I decided to certify in Pilates. I checked out programs in New York, Denver, and the Bay Area because I knew I had a family couch to sleep on in these areas. Nothing was clicking until Nora St. John (I had no idea who she was at the time) picked up the phone at Turning Point, her studio in Walnut Creek. Nora was warm, kind, open, encouraging, and patient, and that’s the type of teacher and mentor she’s been for me from the beginning. When I started the certification program, I had no idea how lucky I was to have Nora and Naomi Leiserson training me. They are BRILLIANT. I laughingly still refer to myself as a “Follower of Nora.” I just want to walk around and “stick a straw in her brain” to suck out some of her brilliance! Turning Point became my home. Nora also allowed me to attend countless Pilates on Tours, where I was blessed to learn from and hang out with many of the world’s genius master teachers early in my career. She opened doors that gave me exposure to this excellence, which informs how I teach and my desire to share my knowledge with anyone who will listen.
Aspire Pilates Center was honestly born out of drug-induced euphoria. (No, not that kind of drug.) Shortly after leaving New York, I had abdominal surgery (which solidified the idea that my dance career was probably over). Apparently, I am REALLY sensitive to anesthesia. Nobody told me that you’re not supposed to make any life-altering decisions right after surgery. Still, I got obsessed with opening a Pilates studio. I was lying on the couch with ice on my belly and 6 anatomy books open, and I proclaimed that I was going to start a studio. Right?? I had no “business experience,” and I’d never had “a real job.” Yet from concept to opening day, complete with the Chamber of Commerce’s giant scissors, I opened Aspire Pilates Center in 6 weeks. Haha! And then I “woke up” mid-client 4 months after the surgery and anesthesia… I remember the exact moment when the brain fog cleared up. I was working with a client.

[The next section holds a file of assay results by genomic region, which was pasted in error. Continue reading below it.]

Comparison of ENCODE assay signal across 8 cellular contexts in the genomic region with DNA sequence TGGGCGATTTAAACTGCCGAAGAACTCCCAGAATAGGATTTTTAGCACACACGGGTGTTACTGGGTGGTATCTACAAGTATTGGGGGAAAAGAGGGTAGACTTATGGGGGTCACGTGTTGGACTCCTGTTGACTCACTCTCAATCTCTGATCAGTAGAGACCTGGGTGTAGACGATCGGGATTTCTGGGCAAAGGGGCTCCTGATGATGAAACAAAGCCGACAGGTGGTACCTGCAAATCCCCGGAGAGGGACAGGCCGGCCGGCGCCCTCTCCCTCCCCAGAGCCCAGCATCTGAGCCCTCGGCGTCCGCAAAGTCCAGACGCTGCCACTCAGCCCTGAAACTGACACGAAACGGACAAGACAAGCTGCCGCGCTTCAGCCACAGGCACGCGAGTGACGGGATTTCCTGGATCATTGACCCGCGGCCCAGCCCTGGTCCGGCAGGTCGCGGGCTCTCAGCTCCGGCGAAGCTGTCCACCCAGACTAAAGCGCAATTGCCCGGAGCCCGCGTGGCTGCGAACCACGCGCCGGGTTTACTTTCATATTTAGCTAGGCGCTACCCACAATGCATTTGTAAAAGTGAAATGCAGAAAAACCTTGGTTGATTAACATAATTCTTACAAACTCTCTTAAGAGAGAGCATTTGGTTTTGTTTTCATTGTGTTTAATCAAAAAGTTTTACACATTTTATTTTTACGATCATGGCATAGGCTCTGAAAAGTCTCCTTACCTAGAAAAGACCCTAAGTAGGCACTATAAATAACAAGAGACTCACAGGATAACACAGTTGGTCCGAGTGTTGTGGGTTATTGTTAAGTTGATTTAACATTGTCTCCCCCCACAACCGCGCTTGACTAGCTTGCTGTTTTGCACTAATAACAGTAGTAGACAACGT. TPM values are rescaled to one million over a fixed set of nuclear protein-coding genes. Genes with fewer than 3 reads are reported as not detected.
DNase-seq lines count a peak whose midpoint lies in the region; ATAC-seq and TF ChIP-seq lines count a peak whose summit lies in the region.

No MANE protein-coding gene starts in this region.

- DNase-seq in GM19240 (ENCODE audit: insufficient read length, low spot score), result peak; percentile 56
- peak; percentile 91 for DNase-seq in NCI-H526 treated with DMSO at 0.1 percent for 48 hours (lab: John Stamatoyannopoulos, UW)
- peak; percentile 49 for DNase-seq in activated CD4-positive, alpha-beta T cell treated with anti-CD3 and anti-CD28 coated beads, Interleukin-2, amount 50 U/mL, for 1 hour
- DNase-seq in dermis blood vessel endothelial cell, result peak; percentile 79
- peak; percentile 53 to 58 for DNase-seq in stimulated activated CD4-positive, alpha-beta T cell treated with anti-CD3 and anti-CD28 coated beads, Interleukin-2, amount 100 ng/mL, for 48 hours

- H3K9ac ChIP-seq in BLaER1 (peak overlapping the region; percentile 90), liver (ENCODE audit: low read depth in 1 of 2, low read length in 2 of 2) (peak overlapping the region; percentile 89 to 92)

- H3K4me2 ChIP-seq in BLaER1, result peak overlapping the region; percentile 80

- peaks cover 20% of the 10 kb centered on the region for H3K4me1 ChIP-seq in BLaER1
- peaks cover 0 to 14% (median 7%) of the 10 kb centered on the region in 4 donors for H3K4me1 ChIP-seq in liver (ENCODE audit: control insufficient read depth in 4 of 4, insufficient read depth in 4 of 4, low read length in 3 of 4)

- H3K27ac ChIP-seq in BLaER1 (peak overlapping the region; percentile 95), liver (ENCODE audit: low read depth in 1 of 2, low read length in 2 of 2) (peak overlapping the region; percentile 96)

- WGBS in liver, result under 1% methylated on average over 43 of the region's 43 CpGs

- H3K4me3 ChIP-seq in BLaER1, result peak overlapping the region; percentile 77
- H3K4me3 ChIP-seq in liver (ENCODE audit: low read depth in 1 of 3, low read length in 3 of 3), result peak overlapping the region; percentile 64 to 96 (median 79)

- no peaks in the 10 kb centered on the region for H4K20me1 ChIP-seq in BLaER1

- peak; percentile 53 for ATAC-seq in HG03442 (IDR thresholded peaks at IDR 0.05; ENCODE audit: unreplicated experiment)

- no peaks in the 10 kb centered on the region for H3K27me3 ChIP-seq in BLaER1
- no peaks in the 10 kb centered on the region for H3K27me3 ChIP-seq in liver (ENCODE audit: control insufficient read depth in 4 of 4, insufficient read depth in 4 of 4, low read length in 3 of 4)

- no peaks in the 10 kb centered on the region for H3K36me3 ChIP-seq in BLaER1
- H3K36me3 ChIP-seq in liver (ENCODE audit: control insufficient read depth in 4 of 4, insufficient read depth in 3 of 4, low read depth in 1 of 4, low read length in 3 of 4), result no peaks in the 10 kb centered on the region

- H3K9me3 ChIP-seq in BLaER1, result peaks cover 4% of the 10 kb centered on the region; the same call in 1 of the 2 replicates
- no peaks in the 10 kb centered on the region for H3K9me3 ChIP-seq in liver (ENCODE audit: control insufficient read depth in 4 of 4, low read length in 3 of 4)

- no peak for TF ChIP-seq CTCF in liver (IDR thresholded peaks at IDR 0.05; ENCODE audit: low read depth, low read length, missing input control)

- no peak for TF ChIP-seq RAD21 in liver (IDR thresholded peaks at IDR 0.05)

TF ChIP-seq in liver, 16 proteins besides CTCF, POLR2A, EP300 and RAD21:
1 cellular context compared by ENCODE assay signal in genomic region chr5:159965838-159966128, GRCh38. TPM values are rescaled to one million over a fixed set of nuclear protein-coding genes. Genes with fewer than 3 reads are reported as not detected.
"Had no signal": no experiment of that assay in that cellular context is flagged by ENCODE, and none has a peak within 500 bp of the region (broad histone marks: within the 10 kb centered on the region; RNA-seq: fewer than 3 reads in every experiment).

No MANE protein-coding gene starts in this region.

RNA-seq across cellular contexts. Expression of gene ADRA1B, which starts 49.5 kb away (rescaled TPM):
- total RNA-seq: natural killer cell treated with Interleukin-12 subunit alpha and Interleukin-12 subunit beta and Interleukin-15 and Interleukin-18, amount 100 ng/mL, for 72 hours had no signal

I looked around my studio and said out loud, “Wait, what…I did what?!” It was totally nuts. But Aspire Pilates Center was mine. I started on 0% interest credit cards and with no connections in California except my family. I used my dancer hustle to make it work. Over the next 12 years, I helped thousands of people get out of pain, students gain athletic scholarships, professional athletes take their games to the next level, dancers get outrageous extensions and perfect their jumps, prevented seniors from falling, helped women have their babies in 4 pushes, and created an environment where folks of all backgrounds, body types and ability levels could explore the magic of Pilates in a safe, warm, nurturing and non-judgmental environment.
PART 2 COMING SOON